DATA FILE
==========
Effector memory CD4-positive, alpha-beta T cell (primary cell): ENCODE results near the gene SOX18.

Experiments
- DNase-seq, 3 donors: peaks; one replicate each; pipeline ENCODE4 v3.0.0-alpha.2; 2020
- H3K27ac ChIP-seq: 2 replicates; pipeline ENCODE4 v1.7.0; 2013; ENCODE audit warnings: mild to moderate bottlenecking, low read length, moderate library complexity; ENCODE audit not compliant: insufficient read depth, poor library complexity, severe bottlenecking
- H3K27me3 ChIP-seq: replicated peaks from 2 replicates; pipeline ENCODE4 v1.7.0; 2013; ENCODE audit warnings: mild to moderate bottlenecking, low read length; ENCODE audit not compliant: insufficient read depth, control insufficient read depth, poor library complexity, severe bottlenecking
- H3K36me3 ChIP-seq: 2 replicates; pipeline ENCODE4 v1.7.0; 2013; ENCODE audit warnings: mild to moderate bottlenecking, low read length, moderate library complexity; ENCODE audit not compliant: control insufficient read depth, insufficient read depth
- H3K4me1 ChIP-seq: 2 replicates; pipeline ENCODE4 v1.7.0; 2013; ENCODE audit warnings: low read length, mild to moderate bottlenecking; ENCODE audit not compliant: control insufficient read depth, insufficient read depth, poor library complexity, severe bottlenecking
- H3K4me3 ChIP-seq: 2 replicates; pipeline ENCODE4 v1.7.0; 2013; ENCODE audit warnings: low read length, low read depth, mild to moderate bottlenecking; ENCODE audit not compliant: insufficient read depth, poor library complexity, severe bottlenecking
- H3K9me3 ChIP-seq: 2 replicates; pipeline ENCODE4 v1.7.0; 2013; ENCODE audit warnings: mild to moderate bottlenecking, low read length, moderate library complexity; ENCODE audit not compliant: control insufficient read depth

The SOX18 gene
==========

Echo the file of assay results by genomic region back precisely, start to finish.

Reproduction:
Effector memory CD4-positive, alpha-beta T cell (primary cell): ENCODE results near the gene SOX18.

Experiments
- DNase-seq, 3 donors: peaks; one replicate each; pipeline ENCODE4 v3.0.0-alpha.2; 2020
- H3K27ac ChIP-seq: 2 replicates; pipeline ENCODE4 v1.7.0; 2013; ENCODE audit warnings: mild to moderate bottlenecking, low read length, moderate library complexity; ENCODE audit not compliant: insufficient read depth, poor library complexity, severe bottlenecking
- H3K27me3 ChIP-seq: replicated peaks from 2 replicates; pipeline ENCODE4 v1.7.0; 2013; ENCODE audit warnings: mild to moderate bottlenecking, low read length; ENCODE audit not compliant: insufficient read depth, control insufficient read depth, poor library complexity, severe bottlenecking
- H3K36me3 ChIP-seq: 2 replicates; pipeline ENCODE4 v1.7.0; 2013; ENCODE audit warnings: mild to moderate bottlenecking, low read length, moderate library complexity; ENCODE audit not compliant: control insufficient read depth, insufficient read depth
- H3K4me1 ChIP-seq: 2 replicates; pipeline ENCODE4 v1.7.0; 2013; ENCODE audit warnings: low read length, mild to moderate bottlenecking; ENCODE audit not compliant: control insufficient read depth, insufficient read depth, poor library complexity, severe bottlenecking
- H3K4me3 ChIP-seq: 2 replicates; pipeline ENCODE4 v1.7.0; 2013; ENCODE audit warnings: low read length, low read depth, mild to moderate bottlenecking; ENCODE audit not compliant: insufficient read depth, poor library complexity, severe bottlenecking
- H3K9me3 ChIP-seq: 2 replicates; pipeline ENCODE4 v1.7.0; 2013; ENCODE audit warnings: mild to moderate bottlenecking, low read length, moderate library complexity; ENCODE audit not compliant: control insufficient read depth

The SOX18 gene